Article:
The New York Times

October 5, 2007

Misleading Spin on Children's Health

Trying to justify his ideologically driven veto of a bill to expand theState Children's Health Insurance Program, President Bush and his staff havefired a barrage of misinformation about this valuable program. Before theHouse votes on whether to override the veto, all members - especially thosefrom Mr. Bush's party who say they are concerned about millions of uninsuredchildren - must look behind the rhetoric.

Mr. Bush stretched the truth considerably when he told an audience inLancaster, Pa., that he has long been a strong supporter of the S-chipprogram. "I supported it as governor, and I support it as president of theUnited States," he said. As governor of Texas, Mr. Bush fought -unsuccessfully - to restrict the state's program to children with familyincomes up to 150 percent of the poverty level, well below the 200 percentallowed by federal law. As president, he is again trying to shrink theprogram for the entire country. His proposed five-year budget does notprovide enough to continue enrollments at current levels, let alone covermillions of the uninsured.



The Washington Post

North Korean Mystery

By Jim Hoagland
Sunday, October 7, 2007; B07

Two big questions hang over the new agreement to contain North Korea'snuclear weapons program at its current level -- whatever that level is.

Why has a secretive government addicted to power politics and flexing itsmilitary muscles abruptly turned to negotiations and peaceful compromise?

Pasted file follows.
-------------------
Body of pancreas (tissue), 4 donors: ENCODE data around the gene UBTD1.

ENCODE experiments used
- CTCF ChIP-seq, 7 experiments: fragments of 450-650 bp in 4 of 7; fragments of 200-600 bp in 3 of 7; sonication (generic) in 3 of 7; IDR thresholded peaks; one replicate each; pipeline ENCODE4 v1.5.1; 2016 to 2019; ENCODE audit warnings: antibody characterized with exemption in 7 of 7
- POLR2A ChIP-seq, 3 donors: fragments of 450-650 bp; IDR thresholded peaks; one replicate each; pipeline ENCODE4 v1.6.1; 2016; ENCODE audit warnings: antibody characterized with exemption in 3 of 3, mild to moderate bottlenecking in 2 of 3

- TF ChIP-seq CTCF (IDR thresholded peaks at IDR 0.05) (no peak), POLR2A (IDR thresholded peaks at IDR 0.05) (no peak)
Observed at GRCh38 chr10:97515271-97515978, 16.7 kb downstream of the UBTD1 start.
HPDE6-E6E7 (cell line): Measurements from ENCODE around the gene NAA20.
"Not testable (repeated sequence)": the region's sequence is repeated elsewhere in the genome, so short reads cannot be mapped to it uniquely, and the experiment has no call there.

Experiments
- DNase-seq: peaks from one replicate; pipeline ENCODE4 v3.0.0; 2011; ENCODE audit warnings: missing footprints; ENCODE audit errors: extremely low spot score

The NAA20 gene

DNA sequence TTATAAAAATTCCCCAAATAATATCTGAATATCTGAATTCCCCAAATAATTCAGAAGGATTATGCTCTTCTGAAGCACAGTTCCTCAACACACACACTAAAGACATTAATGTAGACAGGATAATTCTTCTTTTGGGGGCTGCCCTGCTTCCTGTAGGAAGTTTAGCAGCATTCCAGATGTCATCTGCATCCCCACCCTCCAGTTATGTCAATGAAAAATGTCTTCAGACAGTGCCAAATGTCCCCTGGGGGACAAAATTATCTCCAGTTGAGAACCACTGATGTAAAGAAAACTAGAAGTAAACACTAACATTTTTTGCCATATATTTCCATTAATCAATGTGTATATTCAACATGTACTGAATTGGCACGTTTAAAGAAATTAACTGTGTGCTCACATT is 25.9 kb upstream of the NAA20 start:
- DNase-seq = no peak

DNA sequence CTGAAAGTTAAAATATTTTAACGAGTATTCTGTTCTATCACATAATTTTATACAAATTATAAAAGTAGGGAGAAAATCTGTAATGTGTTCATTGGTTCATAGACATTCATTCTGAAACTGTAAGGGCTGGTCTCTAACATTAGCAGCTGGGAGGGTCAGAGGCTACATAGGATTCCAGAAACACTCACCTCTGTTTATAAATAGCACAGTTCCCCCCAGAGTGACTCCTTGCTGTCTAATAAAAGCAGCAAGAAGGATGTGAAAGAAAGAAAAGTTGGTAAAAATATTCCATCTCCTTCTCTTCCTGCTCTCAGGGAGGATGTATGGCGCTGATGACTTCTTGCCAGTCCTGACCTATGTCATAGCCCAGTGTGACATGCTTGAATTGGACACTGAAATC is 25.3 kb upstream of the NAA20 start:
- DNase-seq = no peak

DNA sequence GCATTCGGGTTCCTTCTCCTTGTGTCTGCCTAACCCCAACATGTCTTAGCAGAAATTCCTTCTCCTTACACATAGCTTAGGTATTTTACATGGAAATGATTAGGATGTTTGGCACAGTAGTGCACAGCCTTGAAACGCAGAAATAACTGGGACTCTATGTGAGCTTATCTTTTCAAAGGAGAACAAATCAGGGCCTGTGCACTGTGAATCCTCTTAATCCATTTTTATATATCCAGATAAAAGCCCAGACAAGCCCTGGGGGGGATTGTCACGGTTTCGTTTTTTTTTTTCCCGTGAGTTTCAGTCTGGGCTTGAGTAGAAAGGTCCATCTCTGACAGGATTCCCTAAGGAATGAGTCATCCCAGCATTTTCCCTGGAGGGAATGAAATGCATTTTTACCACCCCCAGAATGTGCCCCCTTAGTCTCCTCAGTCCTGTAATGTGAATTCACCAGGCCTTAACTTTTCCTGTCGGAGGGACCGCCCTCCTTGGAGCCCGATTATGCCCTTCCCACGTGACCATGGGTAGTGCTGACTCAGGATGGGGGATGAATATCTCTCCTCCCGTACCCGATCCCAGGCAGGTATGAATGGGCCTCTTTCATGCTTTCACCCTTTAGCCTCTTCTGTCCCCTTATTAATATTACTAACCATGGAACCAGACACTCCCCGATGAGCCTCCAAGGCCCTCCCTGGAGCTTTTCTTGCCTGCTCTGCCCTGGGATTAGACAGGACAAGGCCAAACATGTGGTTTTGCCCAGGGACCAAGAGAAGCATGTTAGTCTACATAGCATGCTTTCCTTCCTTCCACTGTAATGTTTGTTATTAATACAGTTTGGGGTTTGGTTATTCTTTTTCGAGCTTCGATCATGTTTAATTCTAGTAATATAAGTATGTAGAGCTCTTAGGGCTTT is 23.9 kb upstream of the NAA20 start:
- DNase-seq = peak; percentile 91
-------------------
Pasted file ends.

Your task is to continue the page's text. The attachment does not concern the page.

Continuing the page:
And why is North Korea doing the same?

The Bush administration, of course, cannot match Kim Jong Il's regime inparanoia, bellicosity and information control, although this White Houseseems at times to have been tempted to try. Other countries know next tonothing about Pyongyang's motivations, intentions or even its ability tocarry out any agreement it makes.

This deepens the Washington end of this great strategic mystery: Why isPresident Bush accepting the promises of a regime he has regularlyexcoriated -- at a time when officials in his administration make a crediblecase that North Korea has just been caught helping Syria with nucleartechnology?

North Korea's desperation as its economy implodes and its people starve isclearly part of the answer. Pyongyang's plight has helped U.S. negotiatorChristopher Hill get an agreement that he believes can be verified andenforced. Timing is also everything for Bush, who is reaching for diplomaticsuccesses before his presidency ends.



Forwarded from Pew Research Center

Go to the website, above, for the following articles

World Publics Welcome Global Trade -- But Not Immigration
The publics of the world broadly embrace key tenets of economicglobalization but fear the disruptions and downsides of participating in theglobal economy. In rich countries as well as poor ones, most people endorsefree trade, multinational corporations and free markets. However, the latestPew Global Attitudes survey of more than 45,000 people in 47 countries findsthey are concerned about inequality, threats to their culture, threats tothe environment and the threats posed by immigration. Read more